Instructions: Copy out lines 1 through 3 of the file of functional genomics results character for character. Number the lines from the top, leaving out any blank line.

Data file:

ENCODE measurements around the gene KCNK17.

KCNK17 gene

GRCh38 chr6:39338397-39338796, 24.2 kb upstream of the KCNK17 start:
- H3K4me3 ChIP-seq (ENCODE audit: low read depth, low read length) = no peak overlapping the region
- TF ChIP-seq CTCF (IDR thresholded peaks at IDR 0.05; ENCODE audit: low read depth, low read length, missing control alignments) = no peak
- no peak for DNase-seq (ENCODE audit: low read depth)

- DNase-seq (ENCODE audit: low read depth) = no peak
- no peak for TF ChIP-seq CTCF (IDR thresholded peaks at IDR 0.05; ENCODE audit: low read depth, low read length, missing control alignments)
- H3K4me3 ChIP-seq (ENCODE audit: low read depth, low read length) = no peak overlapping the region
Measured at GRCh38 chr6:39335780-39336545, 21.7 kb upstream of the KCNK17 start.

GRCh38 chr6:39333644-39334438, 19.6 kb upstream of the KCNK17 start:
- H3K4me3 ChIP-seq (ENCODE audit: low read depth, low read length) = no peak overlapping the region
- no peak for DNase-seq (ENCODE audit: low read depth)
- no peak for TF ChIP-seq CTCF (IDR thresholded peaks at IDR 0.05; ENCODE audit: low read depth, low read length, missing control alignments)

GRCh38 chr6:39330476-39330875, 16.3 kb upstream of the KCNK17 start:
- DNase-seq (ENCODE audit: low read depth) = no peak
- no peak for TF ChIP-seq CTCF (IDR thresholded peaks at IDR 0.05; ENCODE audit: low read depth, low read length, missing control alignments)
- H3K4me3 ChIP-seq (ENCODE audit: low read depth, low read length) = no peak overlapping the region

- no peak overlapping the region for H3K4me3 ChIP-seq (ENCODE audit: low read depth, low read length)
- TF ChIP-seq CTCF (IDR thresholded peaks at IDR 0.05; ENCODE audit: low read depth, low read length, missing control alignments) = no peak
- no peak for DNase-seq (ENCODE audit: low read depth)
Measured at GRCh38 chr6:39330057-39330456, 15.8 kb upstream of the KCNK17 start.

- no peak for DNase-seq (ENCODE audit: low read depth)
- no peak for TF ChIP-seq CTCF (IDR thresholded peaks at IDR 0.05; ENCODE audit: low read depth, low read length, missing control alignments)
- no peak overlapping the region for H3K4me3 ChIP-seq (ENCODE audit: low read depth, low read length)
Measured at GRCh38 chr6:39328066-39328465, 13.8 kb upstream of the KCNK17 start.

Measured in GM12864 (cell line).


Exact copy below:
ENCODE measurements around the gene KCNK17.

KCNK17 gene

GRCh38 chr6:39338397-39338796, 24.2 kb upstream of the KCNK17 start: